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Festival of Sails 2020 GIF - LEADERBOARD

Olympic class news and an Ultim class showdown

by David Schmidt 3 Dec 08:00 PST December 3, 2019
Stephanie Roble and Maggie Shea (USA) - Hyundai 49er, 49erFX & Nacra 17 Oceania Championship - Day 1 © Matias Capizzano

As the Midwest and East Coast shovel out from their first big storm of the year, and as Pacific Northwest skiers cry that all the snow is being wasted on flat surfaces (read: our mountains are still borderline green... trust me, I'm in this latter group), and as the rest of the country grapples with the sheer volume of last week's consumed holiday cheer, big things are happening in Olympic sailing circles. The 2019 49er, 49erFX and Nacra 17 World Championships, which are being hosted by the Royal Akarana Yacht Club, are unfurling this week (December 3-8) on the waters off of Auckland, New Zealand.

For U.S.-flagged sailors racing in these classes, this regatta represents the first of two regattas (the other being the 2020 Worlds for these same classes) that will decide the U.S. Olympic team berths. The teams that emerges from these two World Championship-level regattas with the lowest combined score will earn the right to represent the USA at the Tokyo 2020 Olympics (July 24-August 9).

(For a deeper dive into the athlete selection process for U.S. sailors, please visit

The USA has sent five 49er teams (Andrew Mollerus & Ian MacDiarmid; Ian Barrows & Mitchell Kiss; Judge Ryan & Hans Henken; Harry Melges IV & Finn Rowe, and Nevin Snow & Dane Wilson), three 49er FX teams (Steph Roble & Maggie Shea; Paris Henken & Anna Tobias, and Kate Shaner & Kathleen Love), and three Nacra 17 teams (Riley Gibbs & Anna Weis; Sarah Newberry & David Liebenberg, and Ravi Parent & Caroline Atwood) to New Zealand.

As of this writing, the USA has already qualified to race at the Tokyo 2020 Olympics in the 49er FX and the Nacra 17, however one of the U.S.-flagged 49er teams will need to place amongst the top four countries that have not already earned their country berth for this high-performance skiff in order to secure a spot for an American team at next summer's Games.

While the stakes are high, both for country and individual sailor berths, the USA is entering this regatta with some positive momentum from the recent 2019 Oceania Championships (November 25-27), which were contested on the waters off Waitemata Harbour in Auckland, New Zealand. Impressively, two American-flagged teams finished in the top ten, with Steph Roble & Maggie Shea taking a proud second place in the 49er FX class, while Riley Gibbs & Anna Weis took home an eighth-place finish in the Nacra 17.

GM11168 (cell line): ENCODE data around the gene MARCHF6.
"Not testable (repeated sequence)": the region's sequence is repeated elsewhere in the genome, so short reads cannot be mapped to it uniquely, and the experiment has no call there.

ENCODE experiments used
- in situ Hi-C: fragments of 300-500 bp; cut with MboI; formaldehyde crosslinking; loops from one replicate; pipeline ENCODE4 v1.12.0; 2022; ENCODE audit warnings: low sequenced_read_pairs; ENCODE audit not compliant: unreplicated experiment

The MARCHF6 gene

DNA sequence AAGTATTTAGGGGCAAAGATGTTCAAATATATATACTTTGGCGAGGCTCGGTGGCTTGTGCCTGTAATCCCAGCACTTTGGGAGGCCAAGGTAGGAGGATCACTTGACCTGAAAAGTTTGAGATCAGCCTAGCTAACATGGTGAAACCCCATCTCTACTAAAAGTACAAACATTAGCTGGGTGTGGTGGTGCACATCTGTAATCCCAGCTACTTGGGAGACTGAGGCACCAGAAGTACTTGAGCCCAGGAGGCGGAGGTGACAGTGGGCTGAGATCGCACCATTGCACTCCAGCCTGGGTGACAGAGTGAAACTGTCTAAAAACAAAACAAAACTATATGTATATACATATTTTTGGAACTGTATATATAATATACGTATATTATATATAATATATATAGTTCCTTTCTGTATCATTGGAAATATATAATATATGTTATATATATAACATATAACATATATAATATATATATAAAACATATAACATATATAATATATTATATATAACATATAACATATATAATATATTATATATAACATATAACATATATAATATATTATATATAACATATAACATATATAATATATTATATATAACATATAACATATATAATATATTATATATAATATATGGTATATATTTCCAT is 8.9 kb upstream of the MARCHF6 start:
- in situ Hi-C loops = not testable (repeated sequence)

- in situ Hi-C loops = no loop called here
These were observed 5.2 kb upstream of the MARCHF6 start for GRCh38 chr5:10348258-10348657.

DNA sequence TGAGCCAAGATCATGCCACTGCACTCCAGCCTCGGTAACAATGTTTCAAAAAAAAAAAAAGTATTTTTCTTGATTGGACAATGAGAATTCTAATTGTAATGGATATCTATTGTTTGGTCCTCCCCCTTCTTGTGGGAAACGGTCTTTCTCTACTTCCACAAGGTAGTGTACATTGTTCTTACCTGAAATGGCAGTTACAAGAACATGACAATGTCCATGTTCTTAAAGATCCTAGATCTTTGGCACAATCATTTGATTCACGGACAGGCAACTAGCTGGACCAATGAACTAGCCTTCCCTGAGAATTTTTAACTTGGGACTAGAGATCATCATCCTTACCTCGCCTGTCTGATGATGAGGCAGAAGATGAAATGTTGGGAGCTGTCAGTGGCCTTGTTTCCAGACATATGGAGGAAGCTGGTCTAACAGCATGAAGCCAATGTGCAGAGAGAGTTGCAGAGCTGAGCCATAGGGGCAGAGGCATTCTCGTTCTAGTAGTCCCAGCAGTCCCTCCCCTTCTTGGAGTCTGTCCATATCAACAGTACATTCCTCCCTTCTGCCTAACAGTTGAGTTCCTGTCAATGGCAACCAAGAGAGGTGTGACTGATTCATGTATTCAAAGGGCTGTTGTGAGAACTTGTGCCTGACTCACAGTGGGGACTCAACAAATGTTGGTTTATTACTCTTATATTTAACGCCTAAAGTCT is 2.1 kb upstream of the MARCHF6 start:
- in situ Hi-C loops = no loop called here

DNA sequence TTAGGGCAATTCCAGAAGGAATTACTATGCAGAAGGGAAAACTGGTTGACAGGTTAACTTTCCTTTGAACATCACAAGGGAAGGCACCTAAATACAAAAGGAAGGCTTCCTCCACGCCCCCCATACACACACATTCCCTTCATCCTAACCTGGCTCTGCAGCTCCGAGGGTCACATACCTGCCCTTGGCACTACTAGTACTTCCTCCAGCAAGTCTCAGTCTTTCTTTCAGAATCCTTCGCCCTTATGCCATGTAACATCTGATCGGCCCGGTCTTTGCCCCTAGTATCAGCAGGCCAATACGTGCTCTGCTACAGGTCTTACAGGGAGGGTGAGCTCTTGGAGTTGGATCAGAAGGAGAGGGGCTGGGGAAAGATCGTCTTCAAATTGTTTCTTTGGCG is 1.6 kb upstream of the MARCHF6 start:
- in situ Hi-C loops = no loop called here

Less positive for fans of U.S. Olympic sailing is that the top-ranked 49er team with the letters USA on their mainsail (Andrew Mollerus & Ian MacDiarmid) finished in 15th place.

However, it's important to recognize that the 2019 49er, 49erFX and Nacra 17 World Championships represent a clean slate for U.S. sailors after the Oceania Championships, and we at Sail-World wish these sailors — and all competing athletes — good luck at this week's big regatta.

Meanwhile, switching gears from small, high-performance boats to huge and even higher-performance vessels, the Brest Atlantiques, which is a 14,000 nautical mile showdown involving double-handed Ultim trimarans racing in a massive figure-eight course on the North and South Atlantic Oceans, is drawing to a close, with some 920 nautical miles (at the time of this writing) separating Maxi Edmond de Rothschild's bows from the finishing line. Maxi Edmond de Rothschild is being crewed by co-skippers Franck Cammas and Charles Caudrelier, along with media pro Yann Riou.

Provided that no mishaps unfurl aboard Maxi Edmond de Rothschild, this leaves co-skippers Yves Le Blevec and Alex Pella, along with media pro Ronan Gladu, sailing aboard Actual Leader, and co-skippers Francois Gabart and Gwenole Gahinet, plus media pro Jeremie Eloy, sailing aboard Trimaran Macif, to battle for second and third places, respectively.

As of this writing, Trimaran Macif, which took a far more westerly routing, was some 2,200 nautical miles from the finishing line, while Actual Leader still has some 2,050 nautical miles to go before her crew can relax.

And if history is any guide, nothing about these remaining 2,000 nautical miles will be relaxing for these world-class skippers.

While this is a recipe for onboard stress and sleep deprivation, it's also a recipe that should yield some great armchair sailing for us landlubbers who are either nursing sore backs from shoveling snow, crying over their lack of good snow in the mountains (my hand is in the air), or trying to shake off that second (or fourth) slice of pumpkin pie.

May the four winds blow you safely home,

David Schmidt North American Editor

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